The Bourne Legacy
The Bourne franchise is really starting to really resemble the world of Robert Ludlum now, in the sense that the great man has passed on and yet still work emerges bearing his name. Jeremy Renner plays an agent who is not Jason Bourne, but has a tenuous enough link to Bourne’s world to justify the attention grabbing title. Renner is a fine actor, and it’s nice to see him headline a big summer blockbuster, but this has pointless cash-in written all over it. Tony Gilroy, writer on all previous three films, now directs this one as well in the knowledge that Damon will only return for Greengrass directing…

Django Unchained
Leonardo DiCaprio, Jamie Foxx and Christoph Waltz star in Quentin Tarantino’s movie about escaped slaves, underground railroaders, and bounty-hunters battling for freedom and money. Sounds good! So why is a Leonesque adventure in a nonsensical 19th Century in the Fears side of the ledger rather than the Hopes? Because just once I’d like Tarantino to make a film where you didn’t have to wince at the prospect of the unspeakable violence that was undoubtedly about to come your way along with the great dialogue, cut-up structure, and bravura directing. Is it too much to ask that he rein in his sadism for a PG-13 story one of these days?

Lincoln
Spielberg had been making this movie for a decade with Liam Neeson before he finally actually started making it and abruptly went with Daniel Day-Lewis as the 16th POTUS. No longer based on 2008’s immensely long book of the moment Team of Rivals, this is now a details biopic of a working President, as Lincoln in his final months tries to legislatively copper-fasten the victory against slavery. Day-Lewis will powerhouse his way thru proceedings, leading a strong cast including the peerless Joseph Gordon-Levitt, but what worries is Tony Kushner’s script. Munich obsessively shied away from discussion of the causes and conduct of the Israel/Palestine conflict. Can Kushner really do ‘details’?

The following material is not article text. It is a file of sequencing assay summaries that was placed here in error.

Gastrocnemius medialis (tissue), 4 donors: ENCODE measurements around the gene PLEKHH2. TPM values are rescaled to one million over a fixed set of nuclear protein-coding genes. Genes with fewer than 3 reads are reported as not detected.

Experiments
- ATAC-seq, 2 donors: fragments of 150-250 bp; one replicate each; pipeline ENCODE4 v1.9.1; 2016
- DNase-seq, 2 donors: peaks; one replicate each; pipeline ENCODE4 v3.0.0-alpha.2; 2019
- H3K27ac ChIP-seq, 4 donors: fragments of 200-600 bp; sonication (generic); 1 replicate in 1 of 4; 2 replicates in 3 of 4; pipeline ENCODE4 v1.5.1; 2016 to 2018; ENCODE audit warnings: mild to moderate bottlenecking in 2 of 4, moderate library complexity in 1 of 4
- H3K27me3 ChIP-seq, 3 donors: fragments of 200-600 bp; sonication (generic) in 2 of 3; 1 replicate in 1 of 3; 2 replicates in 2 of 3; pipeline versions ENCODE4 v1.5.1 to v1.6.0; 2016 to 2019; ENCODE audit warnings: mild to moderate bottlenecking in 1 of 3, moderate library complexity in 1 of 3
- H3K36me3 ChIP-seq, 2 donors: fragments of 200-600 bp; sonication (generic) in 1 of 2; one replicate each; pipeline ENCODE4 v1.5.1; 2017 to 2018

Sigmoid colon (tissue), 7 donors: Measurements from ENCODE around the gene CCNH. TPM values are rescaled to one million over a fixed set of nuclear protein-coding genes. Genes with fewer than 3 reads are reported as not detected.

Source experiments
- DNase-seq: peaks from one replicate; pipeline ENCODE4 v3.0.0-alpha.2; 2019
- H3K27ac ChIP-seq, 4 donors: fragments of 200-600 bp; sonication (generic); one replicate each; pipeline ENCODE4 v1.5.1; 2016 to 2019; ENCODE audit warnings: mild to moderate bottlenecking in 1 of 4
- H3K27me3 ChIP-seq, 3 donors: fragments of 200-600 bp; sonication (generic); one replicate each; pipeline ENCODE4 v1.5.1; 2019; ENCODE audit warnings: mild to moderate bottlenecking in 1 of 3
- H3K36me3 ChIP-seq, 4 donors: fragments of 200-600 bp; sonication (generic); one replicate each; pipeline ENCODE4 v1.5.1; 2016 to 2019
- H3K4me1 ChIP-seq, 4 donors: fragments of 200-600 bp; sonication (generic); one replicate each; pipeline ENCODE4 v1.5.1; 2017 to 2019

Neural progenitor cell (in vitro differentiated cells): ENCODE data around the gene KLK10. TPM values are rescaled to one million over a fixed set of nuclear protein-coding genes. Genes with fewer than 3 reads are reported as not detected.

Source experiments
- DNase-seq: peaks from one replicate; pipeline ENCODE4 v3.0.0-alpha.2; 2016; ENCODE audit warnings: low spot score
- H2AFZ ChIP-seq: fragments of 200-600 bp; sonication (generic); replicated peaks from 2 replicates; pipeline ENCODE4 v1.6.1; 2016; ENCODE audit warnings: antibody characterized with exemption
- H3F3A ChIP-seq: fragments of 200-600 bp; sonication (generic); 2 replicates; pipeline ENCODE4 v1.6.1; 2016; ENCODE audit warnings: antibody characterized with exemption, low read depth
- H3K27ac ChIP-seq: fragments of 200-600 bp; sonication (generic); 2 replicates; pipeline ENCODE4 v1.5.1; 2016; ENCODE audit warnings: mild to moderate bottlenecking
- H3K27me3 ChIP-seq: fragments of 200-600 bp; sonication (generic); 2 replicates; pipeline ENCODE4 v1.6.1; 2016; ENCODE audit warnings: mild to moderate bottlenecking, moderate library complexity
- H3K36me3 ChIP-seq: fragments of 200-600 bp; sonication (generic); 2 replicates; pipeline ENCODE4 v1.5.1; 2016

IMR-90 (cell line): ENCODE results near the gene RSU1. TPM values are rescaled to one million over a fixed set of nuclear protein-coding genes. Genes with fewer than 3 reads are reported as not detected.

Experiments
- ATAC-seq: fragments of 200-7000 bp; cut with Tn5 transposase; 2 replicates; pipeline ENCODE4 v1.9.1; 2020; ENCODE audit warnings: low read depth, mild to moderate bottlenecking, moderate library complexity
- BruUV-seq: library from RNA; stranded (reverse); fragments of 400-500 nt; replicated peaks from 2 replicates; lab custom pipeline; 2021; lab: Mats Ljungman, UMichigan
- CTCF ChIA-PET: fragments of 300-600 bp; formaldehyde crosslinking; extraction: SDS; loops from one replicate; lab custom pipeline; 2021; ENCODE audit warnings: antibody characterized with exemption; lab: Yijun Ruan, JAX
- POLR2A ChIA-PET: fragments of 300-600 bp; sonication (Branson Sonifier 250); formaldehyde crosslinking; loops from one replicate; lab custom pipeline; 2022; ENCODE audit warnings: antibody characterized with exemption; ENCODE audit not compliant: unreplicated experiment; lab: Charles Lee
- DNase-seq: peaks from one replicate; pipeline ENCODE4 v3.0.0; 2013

300: The Battle of Artemisia
Zack Snyder has co-written with his original 300 compadres this sequel for another director to helm while he’s busy trying to make Superman soar again at the box-office. The fact that all of the 300 Spartan warriors died in the first movie bar the narrator, who went on to lead the hilarious charge in the next battle that closed the original film, doesn’t stop Snyder & Co making a sequel – about different characters, at a different battle, before Thermopylae. Apparently sequel has some new and strange meaning that Snyder will instruct us in thru an epic, unintentionally hilarious, battle between freedom-loving Americans Athenians and tyrannical Persians.

The Great Gatsby
I venerate F Scott Fitzgerald’s masterpiece, but that is why I can’t think Baz Lurhmann’s film of it can be anything but a disaster. Leonardo DiCaprio is a good choice to play the enigmatic titular old sport, as is Joel Edgerton as his nemesis, but the blanker-than-thou Tobey Maguire as Nick Carraway may narrate us all into a coma, and Carey Mulligan for all her strengths will struggle with the eternally thankless role of Daisy. My great fear is Lurhmann’s inability to handle subtlety. Gatsby is all about Fitzgerald’s prose, which flows like sparkling champagne, not swooping thru raucous parties and zeroing in on high camp comedy scenes…

Breaking Dawn: Part II
The decision to split Breaking Dawn into two films would hopefully be unwise after the awfulness of the padded Part I, but the need to see how things end will defeat any desire to punish such commercial crassness. What now for the rapidly ageing Renesme and her creepily smitten werewolf protector Jacob? How will Bella adjust to being a very, very thirsty newborn vampire? Can Michael Sheen Fassbender this film to campy heights as the Volturi travel en masse to Forks to abduct her? Or will director Bill Condon’s bizarrely perfunctory approach produce another bloated, inert, embarrassing disaster and end the series on a very low note?

January 22, 2010

Top 10 Films of 2009

(10) Crank 2 Jason Statham rampages thru the streets fighting mobsters, electrocuting himself, humiliating Amy Smart and generally incarnating lunacy in celluloid form. I saw it in a ‘private screening’ in Tallaght UCI and my brain is still slowly recovering.